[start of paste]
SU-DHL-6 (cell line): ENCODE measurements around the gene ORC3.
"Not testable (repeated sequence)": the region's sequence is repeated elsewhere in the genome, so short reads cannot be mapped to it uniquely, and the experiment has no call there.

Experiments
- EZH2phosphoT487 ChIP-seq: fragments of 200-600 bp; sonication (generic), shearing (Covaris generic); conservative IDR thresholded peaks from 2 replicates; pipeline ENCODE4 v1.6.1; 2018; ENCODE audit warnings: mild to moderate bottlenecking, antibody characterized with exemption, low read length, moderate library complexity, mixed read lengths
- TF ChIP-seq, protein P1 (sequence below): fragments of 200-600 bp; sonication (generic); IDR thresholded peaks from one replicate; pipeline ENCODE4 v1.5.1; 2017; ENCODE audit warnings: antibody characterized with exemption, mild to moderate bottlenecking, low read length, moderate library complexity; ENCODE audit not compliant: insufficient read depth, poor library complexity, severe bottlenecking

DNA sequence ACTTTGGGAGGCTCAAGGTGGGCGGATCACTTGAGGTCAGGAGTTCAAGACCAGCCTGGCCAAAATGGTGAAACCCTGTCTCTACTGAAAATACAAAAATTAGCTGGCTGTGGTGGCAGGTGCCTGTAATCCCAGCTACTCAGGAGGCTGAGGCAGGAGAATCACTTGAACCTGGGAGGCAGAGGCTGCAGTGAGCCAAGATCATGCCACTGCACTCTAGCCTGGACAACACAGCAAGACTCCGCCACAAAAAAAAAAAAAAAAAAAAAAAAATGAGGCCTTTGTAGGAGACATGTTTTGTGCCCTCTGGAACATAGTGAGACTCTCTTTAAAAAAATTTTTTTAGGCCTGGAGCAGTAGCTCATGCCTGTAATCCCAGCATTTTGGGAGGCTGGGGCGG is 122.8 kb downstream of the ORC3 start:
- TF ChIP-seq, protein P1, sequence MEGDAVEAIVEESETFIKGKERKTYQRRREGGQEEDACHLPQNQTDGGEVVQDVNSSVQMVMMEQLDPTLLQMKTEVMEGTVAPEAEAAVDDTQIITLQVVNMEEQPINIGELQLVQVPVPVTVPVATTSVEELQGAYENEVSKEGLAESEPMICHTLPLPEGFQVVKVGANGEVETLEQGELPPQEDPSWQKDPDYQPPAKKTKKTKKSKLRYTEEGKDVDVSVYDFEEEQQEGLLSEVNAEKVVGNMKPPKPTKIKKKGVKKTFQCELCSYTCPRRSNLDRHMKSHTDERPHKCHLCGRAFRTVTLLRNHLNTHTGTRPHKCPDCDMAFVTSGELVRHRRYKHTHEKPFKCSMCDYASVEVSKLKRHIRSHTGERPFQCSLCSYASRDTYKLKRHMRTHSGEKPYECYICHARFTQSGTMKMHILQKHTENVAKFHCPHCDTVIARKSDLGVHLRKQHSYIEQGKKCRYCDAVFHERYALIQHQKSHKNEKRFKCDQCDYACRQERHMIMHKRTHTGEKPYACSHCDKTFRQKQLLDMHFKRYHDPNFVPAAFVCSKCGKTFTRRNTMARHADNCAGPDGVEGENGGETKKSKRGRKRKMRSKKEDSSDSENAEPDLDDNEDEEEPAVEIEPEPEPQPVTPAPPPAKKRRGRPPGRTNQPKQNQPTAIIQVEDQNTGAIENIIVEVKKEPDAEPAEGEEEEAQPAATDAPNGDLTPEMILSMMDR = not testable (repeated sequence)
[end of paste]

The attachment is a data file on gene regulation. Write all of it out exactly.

SU-DHL-6 (cell line): ENCODE measurements around the gene ORC3.
"Not testable (repeated sequence)": the region's sequence is repeated elsewhere in the genome, so short reads cannot be mapped to it uniquely, and the experiment has no call there.

Experiments
- EZH2phosphoT487 ChIP-seq: fragments of 200-600 bp; sonication (generic), shearing (Covaris generic); conservative IDR thresholded peaks from 2 replicates; pipeline ENCODE4 v1.6.1; 2018; ENCODE audit warnings: mild to moderate bottlenecking, antibody characterized with exemption, low read length, moderate library complexity, mixed read lengths
- TF ChIP-seq, protein P1 (sequence below): fragments of 200-600 bp; sonication (generic); IDR thresholded peaks from one replicate; pipeline ENCODE4 v1.5.1; 2017; ENCODE audit warnings: antibody characterized with exemption, mild to moderate bottlenecking, low read length, moderate library complexity; ENCODE audit not compliant: insufficient read depth, poor library complexity, severe bottlenecking

DNA sequence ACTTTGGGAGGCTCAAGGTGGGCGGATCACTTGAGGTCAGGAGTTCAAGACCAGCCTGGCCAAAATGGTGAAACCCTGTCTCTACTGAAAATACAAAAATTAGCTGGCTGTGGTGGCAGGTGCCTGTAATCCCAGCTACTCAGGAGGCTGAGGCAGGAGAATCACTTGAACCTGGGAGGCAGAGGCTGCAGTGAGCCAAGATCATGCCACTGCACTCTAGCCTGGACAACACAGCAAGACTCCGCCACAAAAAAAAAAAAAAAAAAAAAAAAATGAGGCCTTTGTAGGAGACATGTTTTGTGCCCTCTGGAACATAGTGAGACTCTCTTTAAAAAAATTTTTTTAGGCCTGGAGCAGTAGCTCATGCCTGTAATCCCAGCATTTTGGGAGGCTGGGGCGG is 122.8 kb downstream of the ORC3 start:
- TF ChIP-seq, protein P1, sequence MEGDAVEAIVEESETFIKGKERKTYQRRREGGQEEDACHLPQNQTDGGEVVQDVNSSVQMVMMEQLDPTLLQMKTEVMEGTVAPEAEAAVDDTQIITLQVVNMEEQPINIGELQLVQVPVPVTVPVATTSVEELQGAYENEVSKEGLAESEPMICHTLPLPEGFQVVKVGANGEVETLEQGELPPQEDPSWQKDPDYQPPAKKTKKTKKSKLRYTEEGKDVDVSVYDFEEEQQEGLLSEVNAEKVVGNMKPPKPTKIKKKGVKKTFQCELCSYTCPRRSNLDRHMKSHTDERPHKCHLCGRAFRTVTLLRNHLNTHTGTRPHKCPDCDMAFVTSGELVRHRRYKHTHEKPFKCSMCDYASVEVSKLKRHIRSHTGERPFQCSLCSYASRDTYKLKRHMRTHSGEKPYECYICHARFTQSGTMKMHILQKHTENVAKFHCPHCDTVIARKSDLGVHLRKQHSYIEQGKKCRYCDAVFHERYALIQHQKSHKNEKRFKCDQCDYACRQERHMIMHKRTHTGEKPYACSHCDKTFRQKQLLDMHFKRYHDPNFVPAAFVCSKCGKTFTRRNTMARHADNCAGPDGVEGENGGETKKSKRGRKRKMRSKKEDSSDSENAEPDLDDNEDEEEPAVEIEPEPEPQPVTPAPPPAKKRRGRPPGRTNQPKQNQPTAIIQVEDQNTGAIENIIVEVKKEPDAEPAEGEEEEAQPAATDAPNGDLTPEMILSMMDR = not testable (repeated sequence)